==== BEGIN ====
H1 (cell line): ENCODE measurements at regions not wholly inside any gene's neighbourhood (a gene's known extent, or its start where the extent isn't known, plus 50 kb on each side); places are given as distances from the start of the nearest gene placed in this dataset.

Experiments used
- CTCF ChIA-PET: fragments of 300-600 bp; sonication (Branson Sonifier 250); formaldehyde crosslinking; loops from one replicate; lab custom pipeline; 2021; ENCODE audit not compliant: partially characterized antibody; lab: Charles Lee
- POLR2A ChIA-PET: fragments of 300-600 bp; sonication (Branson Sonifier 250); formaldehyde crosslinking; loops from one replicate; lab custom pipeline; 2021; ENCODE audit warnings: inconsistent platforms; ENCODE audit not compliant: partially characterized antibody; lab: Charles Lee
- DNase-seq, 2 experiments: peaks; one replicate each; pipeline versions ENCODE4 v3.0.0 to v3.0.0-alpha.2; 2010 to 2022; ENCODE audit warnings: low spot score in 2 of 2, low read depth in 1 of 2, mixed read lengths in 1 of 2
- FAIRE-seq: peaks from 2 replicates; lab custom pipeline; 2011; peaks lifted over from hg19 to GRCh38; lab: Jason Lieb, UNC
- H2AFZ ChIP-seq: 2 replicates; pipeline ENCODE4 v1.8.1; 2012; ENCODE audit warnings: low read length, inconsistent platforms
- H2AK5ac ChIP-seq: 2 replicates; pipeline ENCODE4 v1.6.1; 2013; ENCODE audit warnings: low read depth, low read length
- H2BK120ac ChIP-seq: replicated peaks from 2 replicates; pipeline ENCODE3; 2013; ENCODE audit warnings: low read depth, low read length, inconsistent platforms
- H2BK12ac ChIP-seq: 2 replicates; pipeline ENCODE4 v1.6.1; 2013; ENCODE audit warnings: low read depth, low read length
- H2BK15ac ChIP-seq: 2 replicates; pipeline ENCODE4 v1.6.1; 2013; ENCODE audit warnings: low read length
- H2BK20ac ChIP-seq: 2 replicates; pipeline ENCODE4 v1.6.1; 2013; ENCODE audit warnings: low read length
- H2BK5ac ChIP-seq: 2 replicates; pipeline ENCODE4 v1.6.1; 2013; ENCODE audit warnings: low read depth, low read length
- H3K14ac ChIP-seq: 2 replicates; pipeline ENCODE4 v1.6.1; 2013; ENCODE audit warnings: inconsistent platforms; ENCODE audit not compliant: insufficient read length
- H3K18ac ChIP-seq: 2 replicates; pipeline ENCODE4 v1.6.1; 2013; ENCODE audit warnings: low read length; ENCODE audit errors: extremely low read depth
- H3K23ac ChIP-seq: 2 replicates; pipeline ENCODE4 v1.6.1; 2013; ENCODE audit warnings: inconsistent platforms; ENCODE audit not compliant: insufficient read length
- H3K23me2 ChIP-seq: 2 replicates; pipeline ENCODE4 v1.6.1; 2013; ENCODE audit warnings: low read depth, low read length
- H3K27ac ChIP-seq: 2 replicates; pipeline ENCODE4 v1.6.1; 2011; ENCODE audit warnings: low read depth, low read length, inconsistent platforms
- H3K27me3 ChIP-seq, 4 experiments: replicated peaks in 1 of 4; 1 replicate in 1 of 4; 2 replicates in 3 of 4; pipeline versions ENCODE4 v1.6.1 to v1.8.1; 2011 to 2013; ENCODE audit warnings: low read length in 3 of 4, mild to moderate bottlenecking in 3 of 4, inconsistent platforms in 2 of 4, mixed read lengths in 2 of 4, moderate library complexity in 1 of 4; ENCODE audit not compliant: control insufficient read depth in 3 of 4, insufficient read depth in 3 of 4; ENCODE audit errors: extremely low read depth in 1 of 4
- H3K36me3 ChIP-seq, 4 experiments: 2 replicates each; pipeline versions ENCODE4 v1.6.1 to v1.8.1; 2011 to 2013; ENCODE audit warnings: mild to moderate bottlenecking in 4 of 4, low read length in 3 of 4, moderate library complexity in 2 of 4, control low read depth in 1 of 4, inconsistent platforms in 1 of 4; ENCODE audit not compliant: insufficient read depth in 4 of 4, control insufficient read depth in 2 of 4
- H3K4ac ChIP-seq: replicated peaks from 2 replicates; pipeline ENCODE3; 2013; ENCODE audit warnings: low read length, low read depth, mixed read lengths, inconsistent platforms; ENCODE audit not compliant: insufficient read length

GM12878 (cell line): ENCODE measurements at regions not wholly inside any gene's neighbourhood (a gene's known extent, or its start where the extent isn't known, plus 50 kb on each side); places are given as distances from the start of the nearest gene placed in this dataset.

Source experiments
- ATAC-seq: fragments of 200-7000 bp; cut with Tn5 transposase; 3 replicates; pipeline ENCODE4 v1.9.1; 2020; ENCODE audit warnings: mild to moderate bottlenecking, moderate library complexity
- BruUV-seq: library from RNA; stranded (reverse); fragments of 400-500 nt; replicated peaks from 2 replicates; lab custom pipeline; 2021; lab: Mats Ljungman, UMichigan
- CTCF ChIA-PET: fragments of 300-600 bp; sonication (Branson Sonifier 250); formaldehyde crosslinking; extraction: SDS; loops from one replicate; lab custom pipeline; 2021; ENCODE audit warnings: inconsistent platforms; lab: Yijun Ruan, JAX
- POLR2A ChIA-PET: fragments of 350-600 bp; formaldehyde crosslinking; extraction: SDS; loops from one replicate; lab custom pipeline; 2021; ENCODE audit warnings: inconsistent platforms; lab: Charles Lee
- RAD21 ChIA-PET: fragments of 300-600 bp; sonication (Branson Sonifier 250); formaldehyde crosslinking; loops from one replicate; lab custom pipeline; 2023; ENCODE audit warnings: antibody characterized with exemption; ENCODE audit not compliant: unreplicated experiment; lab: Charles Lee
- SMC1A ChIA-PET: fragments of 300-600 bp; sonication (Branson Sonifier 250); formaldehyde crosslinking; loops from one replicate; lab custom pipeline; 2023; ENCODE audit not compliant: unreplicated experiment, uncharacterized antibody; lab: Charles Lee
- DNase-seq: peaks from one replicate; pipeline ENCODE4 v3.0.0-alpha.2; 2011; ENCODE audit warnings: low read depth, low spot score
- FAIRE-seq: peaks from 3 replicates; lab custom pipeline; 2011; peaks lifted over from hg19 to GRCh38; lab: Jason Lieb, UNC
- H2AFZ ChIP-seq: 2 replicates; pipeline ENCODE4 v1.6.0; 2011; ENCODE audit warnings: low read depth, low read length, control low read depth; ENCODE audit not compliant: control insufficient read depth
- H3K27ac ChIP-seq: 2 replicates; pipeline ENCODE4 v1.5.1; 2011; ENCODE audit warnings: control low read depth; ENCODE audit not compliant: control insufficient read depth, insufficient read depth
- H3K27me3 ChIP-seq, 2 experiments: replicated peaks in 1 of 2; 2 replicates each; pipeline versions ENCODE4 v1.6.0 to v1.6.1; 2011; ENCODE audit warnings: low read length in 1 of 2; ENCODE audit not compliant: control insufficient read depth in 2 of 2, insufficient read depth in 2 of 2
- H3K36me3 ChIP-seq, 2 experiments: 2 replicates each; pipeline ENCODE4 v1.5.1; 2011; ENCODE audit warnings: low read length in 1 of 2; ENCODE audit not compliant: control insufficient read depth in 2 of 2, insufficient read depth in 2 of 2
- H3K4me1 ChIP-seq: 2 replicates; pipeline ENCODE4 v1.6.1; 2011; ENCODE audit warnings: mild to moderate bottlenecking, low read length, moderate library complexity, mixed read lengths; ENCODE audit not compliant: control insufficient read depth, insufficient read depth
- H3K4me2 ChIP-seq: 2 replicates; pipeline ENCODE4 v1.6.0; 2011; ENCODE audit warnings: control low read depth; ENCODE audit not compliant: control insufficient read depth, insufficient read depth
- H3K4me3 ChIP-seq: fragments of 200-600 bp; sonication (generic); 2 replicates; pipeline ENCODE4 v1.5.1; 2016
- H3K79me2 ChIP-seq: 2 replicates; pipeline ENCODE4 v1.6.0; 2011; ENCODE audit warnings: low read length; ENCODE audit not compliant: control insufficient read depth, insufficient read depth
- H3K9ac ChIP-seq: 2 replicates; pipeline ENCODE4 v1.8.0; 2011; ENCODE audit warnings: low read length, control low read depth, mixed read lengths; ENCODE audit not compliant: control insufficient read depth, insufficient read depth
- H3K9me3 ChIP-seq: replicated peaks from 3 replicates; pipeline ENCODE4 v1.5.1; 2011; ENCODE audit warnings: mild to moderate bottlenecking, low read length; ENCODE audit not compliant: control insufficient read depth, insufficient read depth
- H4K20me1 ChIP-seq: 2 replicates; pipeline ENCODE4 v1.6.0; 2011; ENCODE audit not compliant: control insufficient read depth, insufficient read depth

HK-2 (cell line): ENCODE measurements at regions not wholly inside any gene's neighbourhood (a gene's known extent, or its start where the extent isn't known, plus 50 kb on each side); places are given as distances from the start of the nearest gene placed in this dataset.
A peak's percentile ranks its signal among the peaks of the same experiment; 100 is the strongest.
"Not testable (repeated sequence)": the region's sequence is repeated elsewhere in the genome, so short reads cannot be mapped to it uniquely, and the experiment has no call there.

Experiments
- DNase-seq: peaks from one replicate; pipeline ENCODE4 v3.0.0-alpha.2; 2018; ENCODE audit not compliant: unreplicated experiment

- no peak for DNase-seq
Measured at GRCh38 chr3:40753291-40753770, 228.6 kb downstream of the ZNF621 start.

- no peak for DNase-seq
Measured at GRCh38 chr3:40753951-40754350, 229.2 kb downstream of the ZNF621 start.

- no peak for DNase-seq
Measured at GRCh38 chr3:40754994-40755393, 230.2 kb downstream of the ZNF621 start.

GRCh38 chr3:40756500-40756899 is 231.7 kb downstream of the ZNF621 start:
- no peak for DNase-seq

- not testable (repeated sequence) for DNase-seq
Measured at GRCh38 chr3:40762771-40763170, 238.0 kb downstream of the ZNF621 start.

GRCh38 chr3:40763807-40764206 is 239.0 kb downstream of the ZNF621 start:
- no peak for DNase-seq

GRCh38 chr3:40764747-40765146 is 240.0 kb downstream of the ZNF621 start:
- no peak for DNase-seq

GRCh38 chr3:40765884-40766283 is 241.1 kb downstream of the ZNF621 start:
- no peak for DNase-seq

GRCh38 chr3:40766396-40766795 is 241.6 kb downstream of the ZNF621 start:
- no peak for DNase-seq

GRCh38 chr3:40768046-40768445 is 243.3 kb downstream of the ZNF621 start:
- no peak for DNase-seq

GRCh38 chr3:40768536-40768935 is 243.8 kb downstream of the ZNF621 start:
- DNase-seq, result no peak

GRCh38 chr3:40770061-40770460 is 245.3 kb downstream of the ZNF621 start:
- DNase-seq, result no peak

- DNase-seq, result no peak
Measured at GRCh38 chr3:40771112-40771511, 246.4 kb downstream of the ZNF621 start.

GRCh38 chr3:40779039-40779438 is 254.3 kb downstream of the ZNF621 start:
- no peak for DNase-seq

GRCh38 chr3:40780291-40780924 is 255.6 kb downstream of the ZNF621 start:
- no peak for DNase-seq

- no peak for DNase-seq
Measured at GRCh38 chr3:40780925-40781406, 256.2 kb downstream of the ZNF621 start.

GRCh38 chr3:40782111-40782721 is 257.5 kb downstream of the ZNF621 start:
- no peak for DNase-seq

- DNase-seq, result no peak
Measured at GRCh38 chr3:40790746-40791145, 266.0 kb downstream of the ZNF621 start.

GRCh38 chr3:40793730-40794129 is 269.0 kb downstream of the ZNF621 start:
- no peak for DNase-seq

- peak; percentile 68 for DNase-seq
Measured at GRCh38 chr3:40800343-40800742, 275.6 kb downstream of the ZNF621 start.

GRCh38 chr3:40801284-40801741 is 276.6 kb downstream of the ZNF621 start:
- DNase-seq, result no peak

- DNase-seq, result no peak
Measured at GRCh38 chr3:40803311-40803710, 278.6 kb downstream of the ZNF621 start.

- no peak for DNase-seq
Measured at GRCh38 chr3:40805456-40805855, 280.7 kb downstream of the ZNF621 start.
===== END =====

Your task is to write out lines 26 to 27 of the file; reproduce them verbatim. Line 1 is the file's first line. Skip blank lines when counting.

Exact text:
- CTCF ChIA-PET: fragments of 300-600 bp; sonication (Branson Sonifier 250); formaldehyde crosslinking; extraction: SDS; loops from one replicate; lab custom pipeline; 2021; ENCODE audit warnings: inconsistent platforms; lab: Yijun Ruan, JAX
- POLR2A ChIA-PET: fragments of 350-600 bp; formaldehyde crosslinking; extraction: SDS; loops from one replicate; lab custom pipeline; 2021; ENCODE audit warnings: inconsistent platforms; lab: Charles Lee